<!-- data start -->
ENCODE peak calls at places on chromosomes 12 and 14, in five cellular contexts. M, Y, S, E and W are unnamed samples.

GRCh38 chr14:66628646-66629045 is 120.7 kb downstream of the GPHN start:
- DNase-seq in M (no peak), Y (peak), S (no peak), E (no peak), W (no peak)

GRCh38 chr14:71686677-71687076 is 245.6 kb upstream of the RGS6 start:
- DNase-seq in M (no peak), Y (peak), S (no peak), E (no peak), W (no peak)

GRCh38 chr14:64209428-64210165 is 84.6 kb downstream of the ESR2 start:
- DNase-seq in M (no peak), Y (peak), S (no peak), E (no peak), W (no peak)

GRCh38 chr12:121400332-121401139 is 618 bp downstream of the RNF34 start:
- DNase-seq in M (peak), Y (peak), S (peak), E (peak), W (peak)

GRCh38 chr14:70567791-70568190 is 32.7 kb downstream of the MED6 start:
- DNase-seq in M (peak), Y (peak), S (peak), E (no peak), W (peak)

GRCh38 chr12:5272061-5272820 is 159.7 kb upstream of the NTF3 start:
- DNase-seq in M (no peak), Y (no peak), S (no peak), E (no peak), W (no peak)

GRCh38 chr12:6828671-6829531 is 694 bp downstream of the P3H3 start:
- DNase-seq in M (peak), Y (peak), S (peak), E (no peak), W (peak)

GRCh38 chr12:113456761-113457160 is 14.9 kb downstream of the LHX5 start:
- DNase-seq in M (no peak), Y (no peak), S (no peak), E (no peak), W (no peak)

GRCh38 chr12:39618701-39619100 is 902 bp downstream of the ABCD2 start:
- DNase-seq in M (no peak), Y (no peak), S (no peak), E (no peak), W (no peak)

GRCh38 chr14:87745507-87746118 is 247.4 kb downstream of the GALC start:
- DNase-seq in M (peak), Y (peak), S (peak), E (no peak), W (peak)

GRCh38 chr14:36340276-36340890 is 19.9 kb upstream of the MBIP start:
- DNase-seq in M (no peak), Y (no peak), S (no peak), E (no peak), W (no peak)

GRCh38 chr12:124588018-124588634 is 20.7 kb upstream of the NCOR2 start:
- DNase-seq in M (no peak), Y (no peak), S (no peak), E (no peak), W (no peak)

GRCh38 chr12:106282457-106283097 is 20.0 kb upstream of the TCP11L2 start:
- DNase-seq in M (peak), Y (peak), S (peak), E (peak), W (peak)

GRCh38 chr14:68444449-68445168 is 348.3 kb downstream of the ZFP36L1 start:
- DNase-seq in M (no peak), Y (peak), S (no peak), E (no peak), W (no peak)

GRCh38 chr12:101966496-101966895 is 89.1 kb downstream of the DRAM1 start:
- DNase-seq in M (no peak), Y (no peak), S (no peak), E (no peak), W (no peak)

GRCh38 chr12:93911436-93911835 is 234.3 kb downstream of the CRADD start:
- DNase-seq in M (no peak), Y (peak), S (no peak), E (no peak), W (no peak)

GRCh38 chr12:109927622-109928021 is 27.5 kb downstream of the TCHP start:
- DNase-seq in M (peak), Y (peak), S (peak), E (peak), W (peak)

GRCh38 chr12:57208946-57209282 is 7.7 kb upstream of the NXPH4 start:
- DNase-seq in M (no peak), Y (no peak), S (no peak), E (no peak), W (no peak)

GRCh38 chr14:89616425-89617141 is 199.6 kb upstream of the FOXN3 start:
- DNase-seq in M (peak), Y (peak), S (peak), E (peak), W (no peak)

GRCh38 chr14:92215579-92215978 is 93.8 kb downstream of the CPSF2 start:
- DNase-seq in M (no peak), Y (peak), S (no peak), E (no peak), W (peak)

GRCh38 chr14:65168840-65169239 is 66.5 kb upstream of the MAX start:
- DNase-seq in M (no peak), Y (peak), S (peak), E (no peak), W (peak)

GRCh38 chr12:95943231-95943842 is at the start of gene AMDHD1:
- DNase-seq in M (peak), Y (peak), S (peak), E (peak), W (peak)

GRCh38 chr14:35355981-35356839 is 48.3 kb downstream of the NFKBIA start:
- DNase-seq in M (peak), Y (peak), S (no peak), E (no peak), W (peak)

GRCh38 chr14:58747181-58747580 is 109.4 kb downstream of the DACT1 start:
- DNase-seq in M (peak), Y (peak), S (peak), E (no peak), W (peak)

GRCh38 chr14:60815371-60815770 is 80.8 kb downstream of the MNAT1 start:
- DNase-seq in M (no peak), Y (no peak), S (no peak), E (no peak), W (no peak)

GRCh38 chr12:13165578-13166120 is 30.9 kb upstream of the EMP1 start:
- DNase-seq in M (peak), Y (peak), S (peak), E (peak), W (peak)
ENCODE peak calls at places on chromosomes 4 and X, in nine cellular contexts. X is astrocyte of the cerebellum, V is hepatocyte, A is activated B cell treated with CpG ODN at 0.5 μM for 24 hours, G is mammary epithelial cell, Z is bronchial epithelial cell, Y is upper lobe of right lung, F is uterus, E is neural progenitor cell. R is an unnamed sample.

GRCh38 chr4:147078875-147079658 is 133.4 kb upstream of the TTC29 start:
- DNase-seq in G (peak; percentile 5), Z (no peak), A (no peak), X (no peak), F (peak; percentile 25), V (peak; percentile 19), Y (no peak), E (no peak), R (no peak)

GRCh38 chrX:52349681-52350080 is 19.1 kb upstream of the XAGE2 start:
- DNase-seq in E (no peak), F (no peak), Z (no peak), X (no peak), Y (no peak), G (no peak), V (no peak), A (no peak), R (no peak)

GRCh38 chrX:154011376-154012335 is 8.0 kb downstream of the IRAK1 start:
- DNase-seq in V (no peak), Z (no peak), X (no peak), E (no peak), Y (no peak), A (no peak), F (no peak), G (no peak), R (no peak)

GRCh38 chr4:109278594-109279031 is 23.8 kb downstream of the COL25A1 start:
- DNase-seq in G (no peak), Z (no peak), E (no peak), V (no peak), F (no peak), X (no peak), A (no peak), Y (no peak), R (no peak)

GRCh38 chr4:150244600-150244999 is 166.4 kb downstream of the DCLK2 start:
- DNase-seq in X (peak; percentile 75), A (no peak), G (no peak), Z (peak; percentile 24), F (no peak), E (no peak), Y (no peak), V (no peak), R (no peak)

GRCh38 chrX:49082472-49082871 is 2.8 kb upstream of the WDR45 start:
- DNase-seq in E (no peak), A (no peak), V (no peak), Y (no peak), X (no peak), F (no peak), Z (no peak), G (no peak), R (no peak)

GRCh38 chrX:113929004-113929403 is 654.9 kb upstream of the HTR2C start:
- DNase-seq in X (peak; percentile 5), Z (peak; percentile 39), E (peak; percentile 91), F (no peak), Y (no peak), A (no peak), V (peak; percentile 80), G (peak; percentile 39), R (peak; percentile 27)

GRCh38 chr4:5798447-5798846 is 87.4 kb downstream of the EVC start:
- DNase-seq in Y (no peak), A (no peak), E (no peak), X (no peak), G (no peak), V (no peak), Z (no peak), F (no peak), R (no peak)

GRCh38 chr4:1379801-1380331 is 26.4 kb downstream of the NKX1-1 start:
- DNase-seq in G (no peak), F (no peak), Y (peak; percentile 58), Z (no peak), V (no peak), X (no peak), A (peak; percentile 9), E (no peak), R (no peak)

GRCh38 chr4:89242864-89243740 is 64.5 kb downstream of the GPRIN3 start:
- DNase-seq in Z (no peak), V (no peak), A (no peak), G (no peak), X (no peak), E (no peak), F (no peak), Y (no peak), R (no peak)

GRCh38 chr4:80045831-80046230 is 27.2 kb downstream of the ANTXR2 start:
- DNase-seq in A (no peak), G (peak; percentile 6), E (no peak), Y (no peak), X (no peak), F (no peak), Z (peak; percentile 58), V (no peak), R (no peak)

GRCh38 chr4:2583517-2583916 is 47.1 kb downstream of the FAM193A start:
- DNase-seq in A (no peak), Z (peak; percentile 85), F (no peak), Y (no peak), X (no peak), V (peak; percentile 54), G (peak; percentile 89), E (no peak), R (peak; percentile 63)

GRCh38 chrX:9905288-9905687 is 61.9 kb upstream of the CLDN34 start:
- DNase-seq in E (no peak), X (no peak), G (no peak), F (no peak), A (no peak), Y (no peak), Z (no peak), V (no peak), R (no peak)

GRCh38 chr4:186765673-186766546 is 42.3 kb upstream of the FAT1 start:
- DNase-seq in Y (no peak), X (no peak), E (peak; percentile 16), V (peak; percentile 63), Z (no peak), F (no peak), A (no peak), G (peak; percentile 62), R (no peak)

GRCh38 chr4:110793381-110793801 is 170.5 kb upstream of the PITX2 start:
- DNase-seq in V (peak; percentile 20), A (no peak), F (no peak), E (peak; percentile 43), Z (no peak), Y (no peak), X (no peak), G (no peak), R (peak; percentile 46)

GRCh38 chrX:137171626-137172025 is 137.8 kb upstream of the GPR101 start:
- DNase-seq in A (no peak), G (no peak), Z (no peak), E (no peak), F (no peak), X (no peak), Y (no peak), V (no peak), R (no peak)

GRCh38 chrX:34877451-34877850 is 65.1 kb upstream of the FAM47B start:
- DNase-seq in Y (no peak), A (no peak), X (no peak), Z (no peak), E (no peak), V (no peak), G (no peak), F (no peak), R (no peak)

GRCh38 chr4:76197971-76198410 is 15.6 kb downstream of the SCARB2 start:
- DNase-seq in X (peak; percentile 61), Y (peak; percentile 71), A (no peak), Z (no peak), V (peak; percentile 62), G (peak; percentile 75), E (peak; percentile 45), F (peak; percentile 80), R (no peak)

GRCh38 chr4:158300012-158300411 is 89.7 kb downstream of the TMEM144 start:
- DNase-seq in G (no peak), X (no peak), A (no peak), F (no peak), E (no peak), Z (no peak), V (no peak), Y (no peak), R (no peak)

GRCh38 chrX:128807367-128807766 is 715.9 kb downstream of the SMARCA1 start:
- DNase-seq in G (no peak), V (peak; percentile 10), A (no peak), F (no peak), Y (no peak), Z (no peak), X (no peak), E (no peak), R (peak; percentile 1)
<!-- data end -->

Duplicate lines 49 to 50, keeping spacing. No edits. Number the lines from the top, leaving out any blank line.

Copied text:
- DNase-seq in M (peak), Y (peak), S (peak), E (no peak), W (peak)

GRCh38 chr14:60815371-60815770 is 80.8 kb downstream of the MNAT1 start: